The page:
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Marlins’ coronavirus outbreak prompts postponement of games, has sports world on edge

A woman wearing a protective face covering walks past Marlins Park on Monday in Miami.
A woman wearing a face covering walks past Marlins Park in Miami. The Marlins’ home opener against Baltimore scheduled for Monday night was postponed as the Marlins dealt with a coronavirus outbreak.
(Lynne Sladky / Associated Press)

Fans may have been caught off guard when, just four days into a new season, a COVID-19 outbreak among the Miami Marlins team forced the postponement of several pro baseball games, but the news did not surprise public health officials.

With cases surging in many parts of the country, experts say Major League Baseball’s predicament shows that anyone can catch the novel coronavirus.

“This is something we knew would happen,” said Anne Rimoin, an epidemiology professor at UCLA’s Fielding School of Public Health. “Baseball has taught us that nobody is immune.”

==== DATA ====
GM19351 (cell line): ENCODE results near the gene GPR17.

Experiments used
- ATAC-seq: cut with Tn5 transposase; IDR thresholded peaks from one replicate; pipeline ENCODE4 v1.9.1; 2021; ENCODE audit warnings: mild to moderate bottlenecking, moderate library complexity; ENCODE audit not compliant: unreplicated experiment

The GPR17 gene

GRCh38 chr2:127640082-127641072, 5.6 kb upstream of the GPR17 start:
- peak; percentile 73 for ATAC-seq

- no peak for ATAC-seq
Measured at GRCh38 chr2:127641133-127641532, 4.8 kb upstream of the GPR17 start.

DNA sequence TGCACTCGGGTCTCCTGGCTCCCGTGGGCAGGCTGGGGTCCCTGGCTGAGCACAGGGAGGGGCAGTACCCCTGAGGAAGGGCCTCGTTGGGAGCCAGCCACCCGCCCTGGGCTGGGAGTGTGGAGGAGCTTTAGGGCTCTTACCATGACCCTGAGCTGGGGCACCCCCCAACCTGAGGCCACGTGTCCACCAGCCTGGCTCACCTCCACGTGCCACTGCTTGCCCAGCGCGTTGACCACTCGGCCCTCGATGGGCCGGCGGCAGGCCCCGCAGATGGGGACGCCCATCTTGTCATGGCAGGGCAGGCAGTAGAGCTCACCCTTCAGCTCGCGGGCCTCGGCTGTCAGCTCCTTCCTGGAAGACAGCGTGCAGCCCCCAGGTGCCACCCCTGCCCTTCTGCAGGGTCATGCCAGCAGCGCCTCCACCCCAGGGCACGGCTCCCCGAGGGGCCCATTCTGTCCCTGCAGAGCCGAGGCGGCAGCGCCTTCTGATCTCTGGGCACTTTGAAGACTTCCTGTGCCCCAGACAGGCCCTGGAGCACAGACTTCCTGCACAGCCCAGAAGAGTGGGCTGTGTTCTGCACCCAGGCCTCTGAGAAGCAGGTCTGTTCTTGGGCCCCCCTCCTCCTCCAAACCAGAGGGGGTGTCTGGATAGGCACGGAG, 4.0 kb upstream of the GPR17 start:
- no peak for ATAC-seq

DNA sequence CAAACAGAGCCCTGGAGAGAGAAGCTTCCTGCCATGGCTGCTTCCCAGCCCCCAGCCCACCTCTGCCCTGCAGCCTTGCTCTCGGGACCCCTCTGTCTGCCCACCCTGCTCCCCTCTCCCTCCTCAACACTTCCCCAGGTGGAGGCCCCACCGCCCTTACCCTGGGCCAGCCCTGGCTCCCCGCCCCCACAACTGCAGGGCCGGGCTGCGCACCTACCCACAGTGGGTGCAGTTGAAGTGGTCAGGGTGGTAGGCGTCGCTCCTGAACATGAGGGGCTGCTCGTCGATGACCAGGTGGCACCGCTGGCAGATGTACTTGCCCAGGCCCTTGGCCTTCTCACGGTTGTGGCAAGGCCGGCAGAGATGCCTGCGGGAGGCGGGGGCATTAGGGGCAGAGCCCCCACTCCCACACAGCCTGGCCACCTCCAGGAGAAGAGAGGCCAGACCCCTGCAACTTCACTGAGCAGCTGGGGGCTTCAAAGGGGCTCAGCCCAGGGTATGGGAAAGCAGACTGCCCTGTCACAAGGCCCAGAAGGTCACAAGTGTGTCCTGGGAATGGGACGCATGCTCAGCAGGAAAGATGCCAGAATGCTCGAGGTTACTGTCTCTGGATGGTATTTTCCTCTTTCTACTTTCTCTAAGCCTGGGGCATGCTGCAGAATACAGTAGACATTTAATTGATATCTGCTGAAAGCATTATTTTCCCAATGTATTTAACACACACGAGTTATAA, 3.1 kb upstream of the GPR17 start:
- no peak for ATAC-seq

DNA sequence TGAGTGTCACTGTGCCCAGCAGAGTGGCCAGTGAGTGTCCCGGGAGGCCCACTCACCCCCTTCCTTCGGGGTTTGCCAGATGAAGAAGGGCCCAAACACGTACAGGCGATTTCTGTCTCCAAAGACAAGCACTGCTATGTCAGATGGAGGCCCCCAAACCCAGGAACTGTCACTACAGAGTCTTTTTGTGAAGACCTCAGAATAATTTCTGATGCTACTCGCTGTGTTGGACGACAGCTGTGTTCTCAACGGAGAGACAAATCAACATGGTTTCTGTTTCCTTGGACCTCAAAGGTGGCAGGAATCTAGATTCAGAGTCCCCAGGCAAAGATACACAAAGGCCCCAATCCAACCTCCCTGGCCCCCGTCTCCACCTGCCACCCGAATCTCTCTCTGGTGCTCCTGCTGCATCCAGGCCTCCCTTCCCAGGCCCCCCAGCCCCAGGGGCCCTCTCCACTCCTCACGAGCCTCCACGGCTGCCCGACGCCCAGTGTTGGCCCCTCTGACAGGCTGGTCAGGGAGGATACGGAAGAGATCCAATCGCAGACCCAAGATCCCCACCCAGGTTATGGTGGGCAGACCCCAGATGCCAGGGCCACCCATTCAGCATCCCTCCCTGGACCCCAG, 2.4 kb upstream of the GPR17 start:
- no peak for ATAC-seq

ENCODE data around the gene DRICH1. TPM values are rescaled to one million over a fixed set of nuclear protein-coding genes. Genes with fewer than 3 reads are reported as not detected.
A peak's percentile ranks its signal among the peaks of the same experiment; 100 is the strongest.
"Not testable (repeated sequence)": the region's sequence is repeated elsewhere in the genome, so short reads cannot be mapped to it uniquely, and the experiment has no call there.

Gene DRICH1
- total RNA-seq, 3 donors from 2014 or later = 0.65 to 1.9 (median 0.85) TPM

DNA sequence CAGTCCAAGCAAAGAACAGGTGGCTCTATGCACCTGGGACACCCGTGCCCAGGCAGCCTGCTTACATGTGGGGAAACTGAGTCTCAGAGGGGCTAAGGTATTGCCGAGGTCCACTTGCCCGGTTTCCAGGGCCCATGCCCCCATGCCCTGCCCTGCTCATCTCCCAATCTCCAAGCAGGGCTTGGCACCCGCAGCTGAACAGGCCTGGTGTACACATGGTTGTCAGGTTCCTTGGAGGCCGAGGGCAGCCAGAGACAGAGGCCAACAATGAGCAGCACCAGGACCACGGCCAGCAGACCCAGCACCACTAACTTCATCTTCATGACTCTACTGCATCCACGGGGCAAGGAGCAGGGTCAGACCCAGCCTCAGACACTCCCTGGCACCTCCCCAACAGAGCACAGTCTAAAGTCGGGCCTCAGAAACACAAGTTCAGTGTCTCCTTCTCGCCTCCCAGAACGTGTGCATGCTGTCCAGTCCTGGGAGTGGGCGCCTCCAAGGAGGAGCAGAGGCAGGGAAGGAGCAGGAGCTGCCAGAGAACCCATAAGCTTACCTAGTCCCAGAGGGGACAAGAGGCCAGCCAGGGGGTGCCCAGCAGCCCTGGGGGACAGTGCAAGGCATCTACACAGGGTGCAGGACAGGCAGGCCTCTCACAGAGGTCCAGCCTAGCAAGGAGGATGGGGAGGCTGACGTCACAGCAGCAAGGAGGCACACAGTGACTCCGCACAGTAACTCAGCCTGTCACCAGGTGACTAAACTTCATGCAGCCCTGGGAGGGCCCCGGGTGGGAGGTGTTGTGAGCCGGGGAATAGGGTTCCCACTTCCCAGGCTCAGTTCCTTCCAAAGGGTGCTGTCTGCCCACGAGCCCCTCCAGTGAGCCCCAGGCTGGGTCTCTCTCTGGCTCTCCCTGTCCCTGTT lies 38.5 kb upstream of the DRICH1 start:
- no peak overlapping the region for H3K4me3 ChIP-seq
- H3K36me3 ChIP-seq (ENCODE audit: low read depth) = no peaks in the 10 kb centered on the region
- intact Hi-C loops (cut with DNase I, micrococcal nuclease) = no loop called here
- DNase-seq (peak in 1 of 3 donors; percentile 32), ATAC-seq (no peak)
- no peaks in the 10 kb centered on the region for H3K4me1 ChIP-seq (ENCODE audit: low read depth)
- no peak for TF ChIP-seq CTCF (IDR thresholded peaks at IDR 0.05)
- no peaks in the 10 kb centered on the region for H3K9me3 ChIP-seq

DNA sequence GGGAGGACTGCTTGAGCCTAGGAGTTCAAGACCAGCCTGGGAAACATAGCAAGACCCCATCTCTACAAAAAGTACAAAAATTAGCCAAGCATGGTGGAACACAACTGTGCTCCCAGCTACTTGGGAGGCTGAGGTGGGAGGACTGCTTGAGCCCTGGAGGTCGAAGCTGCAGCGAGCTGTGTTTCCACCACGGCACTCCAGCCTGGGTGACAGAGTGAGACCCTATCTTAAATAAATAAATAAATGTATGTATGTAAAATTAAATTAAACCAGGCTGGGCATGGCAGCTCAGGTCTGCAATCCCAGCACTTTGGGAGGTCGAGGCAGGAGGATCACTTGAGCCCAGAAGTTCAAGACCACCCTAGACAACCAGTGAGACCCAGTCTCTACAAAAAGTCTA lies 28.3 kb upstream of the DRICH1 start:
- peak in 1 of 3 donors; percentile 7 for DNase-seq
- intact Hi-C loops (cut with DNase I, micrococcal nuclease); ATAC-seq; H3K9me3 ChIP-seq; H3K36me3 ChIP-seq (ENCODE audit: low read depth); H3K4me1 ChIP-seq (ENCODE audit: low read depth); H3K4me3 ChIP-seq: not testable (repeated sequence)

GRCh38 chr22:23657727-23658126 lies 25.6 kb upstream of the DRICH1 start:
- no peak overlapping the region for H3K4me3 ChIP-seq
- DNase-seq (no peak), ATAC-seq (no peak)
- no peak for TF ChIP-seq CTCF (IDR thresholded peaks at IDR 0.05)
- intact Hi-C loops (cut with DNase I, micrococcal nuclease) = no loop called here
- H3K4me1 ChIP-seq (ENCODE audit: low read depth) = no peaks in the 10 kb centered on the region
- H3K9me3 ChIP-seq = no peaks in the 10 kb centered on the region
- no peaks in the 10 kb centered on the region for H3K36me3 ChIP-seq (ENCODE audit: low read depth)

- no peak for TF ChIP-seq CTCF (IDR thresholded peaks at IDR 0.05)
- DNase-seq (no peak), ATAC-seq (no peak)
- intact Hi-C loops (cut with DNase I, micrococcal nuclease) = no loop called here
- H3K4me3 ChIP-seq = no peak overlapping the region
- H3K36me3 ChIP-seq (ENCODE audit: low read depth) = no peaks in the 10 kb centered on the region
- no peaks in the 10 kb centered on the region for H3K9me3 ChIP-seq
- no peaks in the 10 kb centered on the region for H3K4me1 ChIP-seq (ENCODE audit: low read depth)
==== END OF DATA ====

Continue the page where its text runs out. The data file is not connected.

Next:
Eleven players on Miami’s roster tested positive, forcing the postponement of the team’s scheduled home opener Monday and an ensuing game Tuesday. MLB officials also postponed a game in Philadelphia, where the Marlins had played over the weekend, so the Phillies could be tested and their locker rooms disinfected.

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Monday’s announcement stirred memories of March, when the NBA abruptly halted its season, a precursor to widespread shutdowns. This time, amid national debate over masks, social distancing and other aspects of the COVID-19 pandemic, experts wonder whether sports might once again serve as a bellwether.

“There are absolutely lessons to be learned from this,” said Dr. Jared Baeten, a vice dean at the University of Washington’s School of Public Health. “If sports makes this real for everyone, that would be great.”

Six months after its first reported COVID-19 case, the United States has seen a significant increase in infections. The seven-day average dipped Monday, according to data from Johns Hopkins University, but still totaled more than 60,000 cases.